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Donald Rothberg's Dharma Talks
Donald Rothberg
Donald Rothberg, PhD, has practiced Insight Meditation since 1976, and has also received training in Tibetan Dzogchen and Mahamudra practice and the Hakomi approach to body-based psychotherapy. Formerly on the faculties of the University of Kentucky, Kenyon College, and Saybrook Graduate School, he currently writes and teaches classes, groups and retreats on meditation, daily life practice, spirituality and psychology, and socially engaged Buddhism. An organizer, teacher, and former board member for the Buddhist Peace Fellowship, Donald has helped to guide three six-month to two-year training programs in socially engaged spirituality through Buddhist Peace Fellowship (the BASE Program), Saybrook (the Socially Engaged Spirituality Program), and Spirit Rock (the Path of Engagement Program). He is the author of The Engaged Spiritual Life: A Buddhist Approach to Transforming Ourselves and the World and the co-editor of Ken Wilber in Dialogue: Conversations with Leading Transpersonal Thinkers.
2009-03-18 Practicing Compassion, pt II 56:58
We continue to explore the practices to develop, examining the nature of compassion - its relationship to the other brahmaviharas, the receptive and active dimensions of compassion, the near and far enemies; how we might practice compassion in the world - interpersonally and socially; and the relationship of compassion and wisdom.
Spirit Rock Meditation Center Monday and Wednesday Talks
2009-03-11 Practicing Compassion, I 58:28
The practice of compassion can occur both as a formal practice - one of the four practices of the Brahmaviharas - and as an everyday practice in the context of our lives. Compassion practice works because it helps us to to open to our deeper being. Yet to do this, we have to learn also to open to pain - and suffering - understood as the reaction to pain.
Spirit Rock Meditation Center Monday and Wednesday Talks
2009-01-10 Widening Circles: Practicing Metta In The World 64:40
How do we bring our metta practice out from retreat into the world and our everyday lives. We look at (1) some guidelines and ways of practicing metta in our personal formal practice; (2) practicing metta in our relationships with others; and (3) the importance of metta for social healing and transformation.
Spirit Rock Meditation Center Metta
2009-01-06 How Metta Works Through Us 66:12
Metta works, partly in a clear way, partly mysteriously, to help us lead with our hearts, develop deeper concentration, unergo an often challenging process of purification and touch the depths of our being. As we practice, we work through a number of challenges - distraction, sleepiness, the restless mind and body, and the near and far enemies of metta - attached love and ill-will for enemies, particularly harsh judgment of self and others.
Spirit Rock Meditation Center Metta
2008-12-24 Renewal In Our Practice And Lives 57:58
In this time of darkness between Solstice and the New Year, it is a wonderful time for reflection, quiet and renewal - in our practice and in our lives generally. We explore a number of factors and practices that support renewal and post three questions at the end to help open us up to what renewal means for each of us
Spirit Rock Meditation Center Monday and Wednesday Talks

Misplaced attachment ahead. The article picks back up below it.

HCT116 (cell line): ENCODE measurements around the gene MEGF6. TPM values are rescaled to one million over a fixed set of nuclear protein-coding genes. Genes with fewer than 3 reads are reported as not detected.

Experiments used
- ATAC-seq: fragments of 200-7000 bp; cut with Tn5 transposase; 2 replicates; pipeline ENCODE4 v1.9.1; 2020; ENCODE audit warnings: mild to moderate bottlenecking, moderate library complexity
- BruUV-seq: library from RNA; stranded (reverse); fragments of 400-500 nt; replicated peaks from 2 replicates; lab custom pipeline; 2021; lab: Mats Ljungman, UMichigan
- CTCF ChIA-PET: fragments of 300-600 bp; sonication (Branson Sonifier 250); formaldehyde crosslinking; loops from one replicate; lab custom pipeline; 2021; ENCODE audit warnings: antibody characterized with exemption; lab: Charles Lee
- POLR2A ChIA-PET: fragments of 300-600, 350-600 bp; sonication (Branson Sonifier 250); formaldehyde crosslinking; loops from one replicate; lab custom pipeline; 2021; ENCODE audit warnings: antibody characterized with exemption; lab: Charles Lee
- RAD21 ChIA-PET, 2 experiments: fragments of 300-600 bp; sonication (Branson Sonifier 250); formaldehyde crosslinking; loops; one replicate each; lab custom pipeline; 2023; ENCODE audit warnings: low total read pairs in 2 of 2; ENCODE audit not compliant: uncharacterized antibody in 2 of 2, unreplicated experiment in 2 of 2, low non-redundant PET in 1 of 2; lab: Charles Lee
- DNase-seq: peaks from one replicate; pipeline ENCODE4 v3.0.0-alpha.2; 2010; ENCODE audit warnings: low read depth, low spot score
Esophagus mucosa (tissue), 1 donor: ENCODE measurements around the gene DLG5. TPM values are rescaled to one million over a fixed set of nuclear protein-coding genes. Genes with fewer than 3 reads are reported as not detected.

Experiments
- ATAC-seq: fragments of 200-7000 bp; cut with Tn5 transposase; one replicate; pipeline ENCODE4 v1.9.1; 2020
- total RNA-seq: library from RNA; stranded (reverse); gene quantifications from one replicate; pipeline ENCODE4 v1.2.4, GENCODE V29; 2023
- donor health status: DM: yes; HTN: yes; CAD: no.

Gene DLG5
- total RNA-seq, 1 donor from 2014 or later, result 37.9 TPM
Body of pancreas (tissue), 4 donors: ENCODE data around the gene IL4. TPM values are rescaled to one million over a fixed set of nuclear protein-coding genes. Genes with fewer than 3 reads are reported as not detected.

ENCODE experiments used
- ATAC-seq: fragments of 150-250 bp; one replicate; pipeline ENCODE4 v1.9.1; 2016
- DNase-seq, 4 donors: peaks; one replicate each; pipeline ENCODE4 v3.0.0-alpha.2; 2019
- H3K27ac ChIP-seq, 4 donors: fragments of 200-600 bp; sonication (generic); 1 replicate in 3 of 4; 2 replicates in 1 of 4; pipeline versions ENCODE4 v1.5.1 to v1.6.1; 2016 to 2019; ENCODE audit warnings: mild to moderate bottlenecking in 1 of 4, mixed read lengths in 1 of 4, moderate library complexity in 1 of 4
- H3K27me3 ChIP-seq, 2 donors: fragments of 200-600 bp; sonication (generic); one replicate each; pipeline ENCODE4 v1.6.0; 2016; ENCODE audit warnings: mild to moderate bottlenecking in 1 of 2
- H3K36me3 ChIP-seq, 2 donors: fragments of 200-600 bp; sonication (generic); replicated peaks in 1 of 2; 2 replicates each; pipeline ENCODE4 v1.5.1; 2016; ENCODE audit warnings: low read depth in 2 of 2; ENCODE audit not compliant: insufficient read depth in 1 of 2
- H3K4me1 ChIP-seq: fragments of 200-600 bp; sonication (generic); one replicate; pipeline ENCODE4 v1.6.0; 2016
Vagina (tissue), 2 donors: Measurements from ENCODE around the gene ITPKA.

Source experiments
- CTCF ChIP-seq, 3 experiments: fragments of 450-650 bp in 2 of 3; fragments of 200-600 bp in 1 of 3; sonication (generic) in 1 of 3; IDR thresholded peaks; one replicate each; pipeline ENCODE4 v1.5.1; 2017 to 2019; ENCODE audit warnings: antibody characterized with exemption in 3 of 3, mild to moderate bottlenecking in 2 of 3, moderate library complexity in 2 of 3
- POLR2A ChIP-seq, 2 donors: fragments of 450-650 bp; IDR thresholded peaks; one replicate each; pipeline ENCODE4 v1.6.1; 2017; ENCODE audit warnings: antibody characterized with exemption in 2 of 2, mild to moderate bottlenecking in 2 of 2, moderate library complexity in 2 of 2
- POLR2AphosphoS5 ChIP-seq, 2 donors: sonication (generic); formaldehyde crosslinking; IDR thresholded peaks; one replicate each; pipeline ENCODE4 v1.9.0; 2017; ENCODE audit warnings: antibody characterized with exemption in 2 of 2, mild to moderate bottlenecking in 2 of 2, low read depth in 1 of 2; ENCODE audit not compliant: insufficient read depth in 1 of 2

2008-12-10 Practicing With Fear - part III 58:49
After a review of four guidelines for practicing with fear, we explore more deeply the nature of fear, including many of the more unconscious ways that we carry fear, as well as the biological basis of fear. We also examine the relationship of fear to a sense of self, and of opening into fearlessness.
Spirit Rock Meditation Center Monday and Wednesday Talks
2008-12-03 Practicing With Fear - part II 52:04
We continue to explore the nature of fear and how to practice with fear, with several stories and a deeper look at how fear appears. Fear is not the problem - our unskillful way of reacting to fear with confusion and repetitive negative stories is what we explore and transform.
Spirit Rock Meditation Center Monday and Wednesday Talks
2008-11-06 The Dharma Practice Of Facing The Crises Of Our Times 1:10:19
The challenges and crises of our times are immense - at the current time, there are economic, political, ethical and ecological crises, among others. To face these crises as practice demands, however, the same qualities demanded by the immensity of awakening -- (1) wisdom expressed as the ability to hold together opposites, (2) a deep listening for our calling, (3) a toolbox of skillful means, (4) a heart to transform difficult emotions, such as anger, fear and sadness, and (5) continual persistence and growing confidence in liberation.
Spirit Rock Meditation Center Path of Engagement #4
2008-10-22 Practicing With Fear - part I 58:16
Fear is a very powerful force in our lives- personally, interpersonally and socially. What is fear and how do we work with it? Here we explore the nature of fear and its complex nature as involving intelligence and an urge to action, but also commonly reactivity and delusions. We suggest several main ways of practicing, 1) coming back to balance through antidotes such as metta, beauty and refuges in our deeper values; 2) mindfulness; 3) wisdom and 4) active inquiry and engagement with our own fear.
Spirit Rock Meditation Center
2008-09-10 Practicing Wise Speech In Difficult Conditions 56:42
What resources and perspectives help us to practice wise speech when the conditions are difficult? We focus especially on developing a strong "container" (both internal and in the community), and on learning better to work with difficult thoughts and emotions, in the context of speech, giving a number of stories and examples.
Spirit Rock Meditation Center Mindfulness, Wise Speech and Nonviolent Communication

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